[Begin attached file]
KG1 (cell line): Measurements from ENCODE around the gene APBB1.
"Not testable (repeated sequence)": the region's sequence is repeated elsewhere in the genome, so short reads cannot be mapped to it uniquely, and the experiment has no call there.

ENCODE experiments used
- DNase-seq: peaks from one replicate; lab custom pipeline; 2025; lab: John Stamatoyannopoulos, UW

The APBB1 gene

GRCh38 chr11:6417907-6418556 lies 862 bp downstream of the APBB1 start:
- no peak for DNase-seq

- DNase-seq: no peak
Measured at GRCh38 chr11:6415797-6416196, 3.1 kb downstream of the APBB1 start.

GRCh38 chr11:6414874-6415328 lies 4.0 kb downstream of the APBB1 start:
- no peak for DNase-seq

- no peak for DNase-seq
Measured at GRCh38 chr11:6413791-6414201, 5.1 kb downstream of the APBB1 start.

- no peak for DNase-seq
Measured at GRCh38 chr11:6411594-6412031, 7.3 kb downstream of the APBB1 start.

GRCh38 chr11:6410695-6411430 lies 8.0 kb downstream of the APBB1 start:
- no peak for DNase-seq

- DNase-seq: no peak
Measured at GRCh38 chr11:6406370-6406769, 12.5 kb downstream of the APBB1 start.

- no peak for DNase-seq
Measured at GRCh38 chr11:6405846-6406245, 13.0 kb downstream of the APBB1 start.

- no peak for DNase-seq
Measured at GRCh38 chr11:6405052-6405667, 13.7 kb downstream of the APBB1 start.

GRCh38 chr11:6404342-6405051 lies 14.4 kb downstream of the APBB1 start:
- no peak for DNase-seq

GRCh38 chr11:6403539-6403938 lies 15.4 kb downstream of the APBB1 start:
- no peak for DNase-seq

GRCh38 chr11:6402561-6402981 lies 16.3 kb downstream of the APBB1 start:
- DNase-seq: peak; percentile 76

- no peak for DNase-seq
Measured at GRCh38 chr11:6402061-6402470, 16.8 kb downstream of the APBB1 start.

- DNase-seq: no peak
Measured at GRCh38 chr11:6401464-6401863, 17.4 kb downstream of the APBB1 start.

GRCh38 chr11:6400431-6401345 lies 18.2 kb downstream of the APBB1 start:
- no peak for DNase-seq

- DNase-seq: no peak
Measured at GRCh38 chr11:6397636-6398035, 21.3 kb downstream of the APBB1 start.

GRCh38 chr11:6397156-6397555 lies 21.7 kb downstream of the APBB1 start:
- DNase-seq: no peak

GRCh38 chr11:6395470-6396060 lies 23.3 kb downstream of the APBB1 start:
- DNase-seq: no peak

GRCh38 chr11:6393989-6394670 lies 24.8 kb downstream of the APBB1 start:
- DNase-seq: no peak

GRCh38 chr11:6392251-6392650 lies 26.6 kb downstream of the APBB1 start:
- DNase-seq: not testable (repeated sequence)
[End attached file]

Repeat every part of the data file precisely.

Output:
KG1 (cell line): Measurements from ENCODE around the gene APBB1.
"Not testable (repeated sequence)": the region's sequence is repeated elsewhere in the genome, so short reads cannot be mapped to it uniquely, and the experiment has no call there.

ENCODE experiments used
- DNase-seq: peaks from one replicate; lab custom pipeline; 2025; lab: John Stamatoyannopoulos, UW

The APBB1 gene

GRCh38 chr11:6417907-6418556 lies 862 bp downstream of the APBB1 start:
- no peak for DNase-seq

- DNase-seq: no peak
Measured at GRCh38 chr11:6415797-6416196, 3.1 kb downstream of the APBB1 start.

GRCh38 chr11:6414874-6415328 lies 4.0 kb downstream of the APBB1 start:
- no peak for DNase-seq

- no peak for DNase-seq
Measured at GRCh38 chr11:6413791-6414201, 5.1 kb downstream of the APBB1 start.

- no peak for DNase-seq
Measured at GRCh38 chr11:6411594-6412031, 7.3 kb downstream of the APBB1 start.

GRCh38 chr11:6410695-6411430 lies 8.0 kb downstream of the APBB1 start:
- no peak for DNase-seq

- DNase-seq: no peak
Measured at GRCh38 chr11:6406370-6406769, 12.5 kb downstream of the APBB1 start.

- no peak for DNase-seq
Measured at GRCh38 chr11:6405846-6406245, 13.0 kb downstream of the APBB1 start.

- no peak for DNase-seq
Measured at GRCh38 chr11:6405052-6405667, 13.7 kb downstream of the APBB1 start.

GRCh38 chr11:6404342-6405051 lies 14.4 kb downstream of the APBB1 start:
- no peak for DNase-seq

GRCh38 chr11:6403539-6403938 lies 15.4 kb downstream of the APBB1 start:
- no peak for DNase-seq

GRCh38 chr11:6402561-6402981 lies 16.3 kb downstream of the APBB1 start:
- DNase-seq: peak; percentile 76

- no peak for DNase-seq
Measured at GRCh38 chr11:6402061-6402470, 16.8 kb downstream of the APBB1 start.

- DNase-seq: no peak
Measured at GRCh38 chr11:6401464-6401863, 17.4 kb downstream of the APBB1 start.

GRCh38 chr11:6400431-6401345 lies 18.2 kb downstream of the APBB1 start:
- no peak for DNase-seq

- DNase-seq: no peak
Measured at GRCh38 chr11:6397636-6398035, 21.3 kb downstream of the APBB1 start.

GRCh38 chr11:6397156-6397555 lies 21.7 kb downstream of the APBB1 start:
- DNase-seq: no peak

GRCh38 chr11:6395470-6396060 lies 23.3 kb downstream of the APBB1 start:
- DNase-seq: no peak

GRCh38 chr11:6393989-6394670 lies 24.8 kb downstream of the APBB1 start:
- DNase-seq: no peak

GRCh38 chr11:6392251-6392650 lies 26.6 kb downstream of the APBB1 start:
- DNase-seq: not testable (repeated sequence)